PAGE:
Even though DJ Swearinger Washington Redskins has won three of five home games this season and leads the NFC East, cornerback Josh Norman called out Redskins fans in the aftermath of an ugly victory at Tampa Bay and said he felt they played better on the road. In the process, he put the spotlight on the atmosphere Sunday at FedEx Field when the AFC South-leading Houston Texans come to town.
Norman said home games are “like the other team’s turf” because of an infusion of opposing fans and opined that Washington Redskins fans “just boo everything and aren’t really behind us.” Teammates hope that sentiment works to provide a spark of energy for the rest of the year.
“We have a really good team and what it comes down to is myself and Josh, we want to be backed up, and we don’t want it to feel like it’s 50/50 when we’re at our home field and they have as many fans as we do,” running back Chris Thompson said. “We just want everybody to be there. That’s it. We want our fans to be out there and just have our backs.”
The Washington Redskins organization began a concerted effort in the offseason to try to improve the fan experience at the stadium in suburban Maryland. Aware a sellout streak the team boasted had lasted the past 50 seasons would end, the decision was made to stop selling as many tickets to brokers and try to draw back in some of the disillusioned fans of a franchise that has just three playoff victories since its last Super Bowl title from the 1991 season.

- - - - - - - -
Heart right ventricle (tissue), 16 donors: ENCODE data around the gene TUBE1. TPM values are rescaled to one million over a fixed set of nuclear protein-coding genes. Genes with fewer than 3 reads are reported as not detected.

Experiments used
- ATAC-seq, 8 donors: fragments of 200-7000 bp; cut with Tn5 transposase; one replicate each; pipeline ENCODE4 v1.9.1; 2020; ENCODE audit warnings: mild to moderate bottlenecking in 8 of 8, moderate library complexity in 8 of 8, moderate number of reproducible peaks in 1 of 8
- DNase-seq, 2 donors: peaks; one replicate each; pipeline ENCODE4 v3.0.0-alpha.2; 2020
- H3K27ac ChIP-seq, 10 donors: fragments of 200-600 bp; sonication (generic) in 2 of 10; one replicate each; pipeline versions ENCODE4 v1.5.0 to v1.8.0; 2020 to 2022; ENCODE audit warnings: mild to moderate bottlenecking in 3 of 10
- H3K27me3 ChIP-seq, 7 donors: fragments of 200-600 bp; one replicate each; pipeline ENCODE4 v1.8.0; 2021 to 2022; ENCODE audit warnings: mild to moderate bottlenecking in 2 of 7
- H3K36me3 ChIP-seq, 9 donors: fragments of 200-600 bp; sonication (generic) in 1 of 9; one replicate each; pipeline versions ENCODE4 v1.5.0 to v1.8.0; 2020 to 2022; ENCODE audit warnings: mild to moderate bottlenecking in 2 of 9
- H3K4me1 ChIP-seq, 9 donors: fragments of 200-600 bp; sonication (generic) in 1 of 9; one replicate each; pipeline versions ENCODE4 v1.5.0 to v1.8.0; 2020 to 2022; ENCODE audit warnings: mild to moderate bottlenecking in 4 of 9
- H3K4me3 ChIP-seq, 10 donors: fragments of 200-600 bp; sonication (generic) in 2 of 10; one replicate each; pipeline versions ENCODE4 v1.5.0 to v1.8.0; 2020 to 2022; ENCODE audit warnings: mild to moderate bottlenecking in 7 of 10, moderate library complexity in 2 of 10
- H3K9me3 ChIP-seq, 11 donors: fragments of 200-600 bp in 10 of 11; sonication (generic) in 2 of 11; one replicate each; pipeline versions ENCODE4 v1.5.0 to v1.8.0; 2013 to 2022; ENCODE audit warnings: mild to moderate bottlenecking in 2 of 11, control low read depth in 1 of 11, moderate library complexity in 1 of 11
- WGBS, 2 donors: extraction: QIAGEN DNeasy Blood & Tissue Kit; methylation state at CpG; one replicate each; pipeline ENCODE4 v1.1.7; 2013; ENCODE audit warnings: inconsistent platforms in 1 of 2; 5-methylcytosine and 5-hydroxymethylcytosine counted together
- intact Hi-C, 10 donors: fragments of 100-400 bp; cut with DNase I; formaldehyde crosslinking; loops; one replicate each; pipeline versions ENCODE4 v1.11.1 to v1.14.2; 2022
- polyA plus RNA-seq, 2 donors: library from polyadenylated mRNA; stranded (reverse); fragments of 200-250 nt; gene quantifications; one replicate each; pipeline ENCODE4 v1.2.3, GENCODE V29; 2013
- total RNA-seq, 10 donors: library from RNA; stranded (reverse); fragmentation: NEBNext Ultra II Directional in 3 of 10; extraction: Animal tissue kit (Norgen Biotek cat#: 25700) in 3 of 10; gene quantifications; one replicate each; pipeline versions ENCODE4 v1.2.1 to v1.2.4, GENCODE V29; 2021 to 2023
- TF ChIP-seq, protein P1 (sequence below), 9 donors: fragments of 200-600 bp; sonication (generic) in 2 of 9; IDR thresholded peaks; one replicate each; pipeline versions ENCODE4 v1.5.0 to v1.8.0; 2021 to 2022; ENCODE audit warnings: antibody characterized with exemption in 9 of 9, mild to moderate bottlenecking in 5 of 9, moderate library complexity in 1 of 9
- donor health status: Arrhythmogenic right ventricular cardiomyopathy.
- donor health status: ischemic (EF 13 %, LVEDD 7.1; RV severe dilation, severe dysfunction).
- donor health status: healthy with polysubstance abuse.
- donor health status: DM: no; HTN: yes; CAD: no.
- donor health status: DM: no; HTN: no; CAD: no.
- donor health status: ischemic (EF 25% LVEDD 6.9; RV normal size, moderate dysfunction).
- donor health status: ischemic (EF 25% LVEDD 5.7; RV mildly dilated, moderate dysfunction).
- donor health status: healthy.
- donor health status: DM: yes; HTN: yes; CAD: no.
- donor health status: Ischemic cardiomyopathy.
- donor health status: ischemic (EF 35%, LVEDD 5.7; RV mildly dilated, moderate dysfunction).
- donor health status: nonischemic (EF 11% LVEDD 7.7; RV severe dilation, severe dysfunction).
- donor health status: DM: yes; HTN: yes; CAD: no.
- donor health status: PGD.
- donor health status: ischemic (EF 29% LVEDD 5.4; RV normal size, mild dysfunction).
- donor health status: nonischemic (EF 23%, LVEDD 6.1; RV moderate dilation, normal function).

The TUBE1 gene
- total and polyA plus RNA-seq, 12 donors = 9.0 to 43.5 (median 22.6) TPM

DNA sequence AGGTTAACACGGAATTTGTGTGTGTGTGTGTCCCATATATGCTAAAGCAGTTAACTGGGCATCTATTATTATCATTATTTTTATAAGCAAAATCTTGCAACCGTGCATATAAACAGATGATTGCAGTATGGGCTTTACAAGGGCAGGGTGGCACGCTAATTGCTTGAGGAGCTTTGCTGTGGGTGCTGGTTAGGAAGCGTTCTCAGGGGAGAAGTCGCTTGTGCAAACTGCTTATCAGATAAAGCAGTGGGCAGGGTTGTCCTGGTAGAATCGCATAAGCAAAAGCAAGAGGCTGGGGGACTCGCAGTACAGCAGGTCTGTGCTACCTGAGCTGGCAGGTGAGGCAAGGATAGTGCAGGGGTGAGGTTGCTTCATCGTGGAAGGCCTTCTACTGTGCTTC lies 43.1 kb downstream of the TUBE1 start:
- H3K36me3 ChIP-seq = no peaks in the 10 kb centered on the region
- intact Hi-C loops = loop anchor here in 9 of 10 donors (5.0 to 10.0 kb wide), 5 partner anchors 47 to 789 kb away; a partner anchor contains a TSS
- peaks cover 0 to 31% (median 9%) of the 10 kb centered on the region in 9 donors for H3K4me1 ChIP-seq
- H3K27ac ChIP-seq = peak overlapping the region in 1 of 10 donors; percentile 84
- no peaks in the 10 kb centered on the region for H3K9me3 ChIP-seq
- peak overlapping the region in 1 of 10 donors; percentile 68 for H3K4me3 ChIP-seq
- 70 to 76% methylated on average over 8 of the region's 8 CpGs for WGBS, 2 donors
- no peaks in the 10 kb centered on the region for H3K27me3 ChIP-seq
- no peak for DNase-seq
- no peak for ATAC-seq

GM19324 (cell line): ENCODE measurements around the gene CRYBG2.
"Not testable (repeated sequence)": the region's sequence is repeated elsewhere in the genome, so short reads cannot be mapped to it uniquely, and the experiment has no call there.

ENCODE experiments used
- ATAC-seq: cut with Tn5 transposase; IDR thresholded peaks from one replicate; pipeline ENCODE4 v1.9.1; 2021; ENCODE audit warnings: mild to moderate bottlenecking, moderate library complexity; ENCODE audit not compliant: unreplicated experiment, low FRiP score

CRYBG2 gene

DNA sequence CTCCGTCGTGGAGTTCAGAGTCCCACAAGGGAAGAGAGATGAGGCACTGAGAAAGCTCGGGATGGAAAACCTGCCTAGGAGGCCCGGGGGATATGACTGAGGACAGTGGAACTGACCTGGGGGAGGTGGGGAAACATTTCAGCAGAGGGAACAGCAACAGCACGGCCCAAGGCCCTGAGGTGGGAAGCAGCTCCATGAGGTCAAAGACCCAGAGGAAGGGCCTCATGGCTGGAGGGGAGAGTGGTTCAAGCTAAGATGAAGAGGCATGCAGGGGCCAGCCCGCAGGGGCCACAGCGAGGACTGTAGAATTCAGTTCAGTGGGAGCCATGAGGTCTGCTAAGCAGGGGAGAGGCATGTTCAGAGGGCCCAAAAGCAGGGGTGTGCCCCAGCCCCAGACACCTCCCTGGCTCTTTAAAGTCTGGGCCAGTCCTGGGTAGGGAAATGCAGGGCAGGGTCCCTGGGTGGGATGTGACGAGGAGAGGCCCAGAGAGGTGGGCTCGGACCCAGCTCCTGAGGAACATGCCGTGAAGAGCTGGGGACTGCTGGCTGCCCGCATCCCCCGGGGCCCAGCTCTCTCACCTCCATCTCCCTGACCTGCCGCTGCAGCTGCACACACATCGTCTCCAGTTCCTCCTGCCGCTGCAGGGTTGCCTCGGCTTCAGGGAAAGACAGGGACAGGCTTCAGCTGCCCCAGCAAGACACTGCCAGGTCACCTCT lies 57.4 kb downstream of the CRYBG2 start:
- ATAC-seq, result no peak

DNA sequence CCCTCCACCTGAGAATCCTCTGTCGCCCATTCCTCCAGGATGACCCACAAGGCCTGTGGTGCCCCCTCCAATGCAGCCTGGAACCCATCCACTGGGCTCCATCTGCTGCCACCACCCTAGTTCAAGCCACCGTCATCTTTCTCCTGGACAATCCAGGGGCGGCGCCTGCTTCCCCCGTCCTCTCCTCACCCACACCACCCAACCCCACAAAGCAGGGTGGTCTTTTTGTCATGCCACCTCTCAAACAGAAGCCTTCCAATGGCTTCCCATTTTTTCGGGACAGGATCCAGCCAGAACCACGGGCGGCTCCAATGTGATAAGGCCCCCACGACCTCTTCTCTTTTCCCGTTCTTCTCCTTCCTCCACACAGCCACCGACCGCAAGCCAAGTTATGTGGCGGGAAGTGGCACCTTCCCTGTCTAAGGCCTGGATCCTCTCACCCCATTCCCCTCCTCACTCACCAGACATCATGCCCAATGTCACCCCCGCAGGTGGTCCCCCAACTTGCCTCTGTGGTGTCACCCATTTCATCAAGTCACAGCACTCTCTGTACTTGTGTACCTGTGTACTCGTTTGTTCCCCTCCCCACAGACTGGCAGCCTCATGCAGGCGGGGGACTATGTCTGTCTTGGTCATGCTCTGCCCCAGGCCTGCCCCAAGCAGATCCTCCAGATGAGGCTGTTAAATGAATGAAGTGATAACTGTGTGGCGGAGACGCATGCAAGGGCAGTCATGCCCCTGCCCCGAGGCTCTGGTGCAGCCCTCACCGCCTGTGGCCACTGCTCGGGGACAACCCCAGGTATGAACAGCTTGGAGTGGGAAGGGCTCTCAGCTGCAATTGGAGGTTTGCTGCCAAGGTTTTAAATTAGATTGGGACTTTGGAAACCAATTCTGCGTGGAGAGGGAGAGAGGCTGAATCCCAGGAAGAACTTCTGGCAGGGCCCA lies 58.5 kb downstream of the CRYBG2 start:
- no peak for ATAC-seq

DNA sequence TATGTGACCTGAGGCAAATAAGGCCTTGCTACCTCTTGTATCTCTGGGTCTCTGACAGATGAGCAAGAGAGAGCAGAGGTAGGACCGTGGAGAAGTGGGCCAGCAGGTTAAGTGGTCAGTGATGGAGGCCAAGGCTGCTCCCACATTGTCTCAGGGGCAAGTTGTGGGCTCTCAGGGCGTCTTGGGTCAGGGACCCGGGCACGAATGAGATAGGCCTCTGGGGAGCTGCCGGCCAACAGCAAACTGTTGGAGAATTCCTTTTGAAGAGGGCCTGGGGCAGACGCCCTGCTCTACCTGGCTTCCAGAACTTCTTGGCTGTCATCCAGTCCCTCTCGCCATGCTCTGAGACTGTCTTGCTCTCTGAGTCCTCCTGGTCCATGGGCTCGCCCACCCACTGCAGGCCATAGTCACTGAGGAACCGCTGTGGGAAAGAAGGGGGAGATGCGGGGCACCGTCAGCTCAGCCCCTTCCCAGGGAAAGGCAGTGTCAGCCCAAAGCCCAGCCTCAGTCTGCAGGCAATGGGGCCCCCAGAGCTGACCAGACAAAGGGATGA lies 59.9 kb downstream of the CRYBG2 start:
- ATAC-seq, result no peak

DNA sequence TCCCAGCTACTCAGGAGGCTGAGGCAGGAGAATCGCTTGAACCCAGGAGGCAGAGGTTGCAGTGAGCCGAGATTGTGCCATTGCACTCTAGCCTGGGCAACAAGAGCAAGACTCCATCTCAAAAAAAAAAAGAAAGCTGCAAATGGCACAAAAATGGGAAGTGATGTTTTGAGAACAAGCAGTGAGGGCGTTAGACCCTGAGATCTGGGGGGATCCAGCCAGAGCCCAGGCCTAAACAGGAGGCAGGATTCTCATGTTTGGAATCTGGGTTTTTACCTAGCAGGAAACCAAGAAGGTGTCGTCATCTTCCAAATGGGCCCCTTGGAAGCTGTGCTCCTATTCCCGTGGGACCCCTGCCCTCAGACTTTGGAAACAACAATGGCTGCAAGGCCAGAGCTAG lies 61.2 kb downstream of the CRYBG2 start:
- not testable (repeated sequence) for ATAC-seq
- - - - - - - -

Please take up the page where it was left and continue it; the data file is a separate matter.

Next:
Washington Redskins average attendance of 61,201 ranks 26th in the NFL, and its 74.6 percent-of-capacity crowd ranks dead last. Chief marketing officer Steve Ziff said prior to the season there’s no timeline for when he expects fans to return in droves like the glory days at RFK Stadium.
“We’re going to do things right for as long as it takes,” Ziff said. “Every day the goal is to do things right and hopefully over time, win or lose, fans will buy into that.”
Right now, the Washington Redskins are winning. At 6-3, they’re two games up in the division and on pace for their first postseason appearance since 2015.
But Thompson, who has been with the team since 2013, understands there are long-term issues under the surface leading to fans staying away. Decades of mediocre on-field performance, polarizing opinions about owner Dan Snyder and the location of FedEx Field are all factors that have nothing to do with the current roster and its wins and losses.
“All the responses I see all the time is, ‘We’ve been fans for 10-plus years, we’ve been fans for 25 years — whatever the case may be — and we haven’t gotten any results (and) the Redskins have been terrible,’” Thompson said. “I’ve been here for six years. I understand. I know. I’ve been to one playoff game in six years.”
If the Washington Redskins win the division and host a playoff game, the stands will be rocking like the old days — especially if Kirk Cousins and the Minnesota Vikings are the opponent. But to get there, they could use a boost at home so players don’t feel like they’re in unfriendly confines.
For quarterback Alex Smith, it’s all about the cadence and ability to communicate verbally.
“The big thing offensively is communication that you can count on,” Smith said Wednesday. “To be at home and be able to communicate, I think you can do more in the huddle and do more at the line of scrimmage.”
On defense, it’s the opposite. The Redskins are coming off allowing 501 yards but only three points to the Buccaneers, and they’re counting on noise against DeShaun Watson and the Texans, who have won six in a row since an 0-3 start.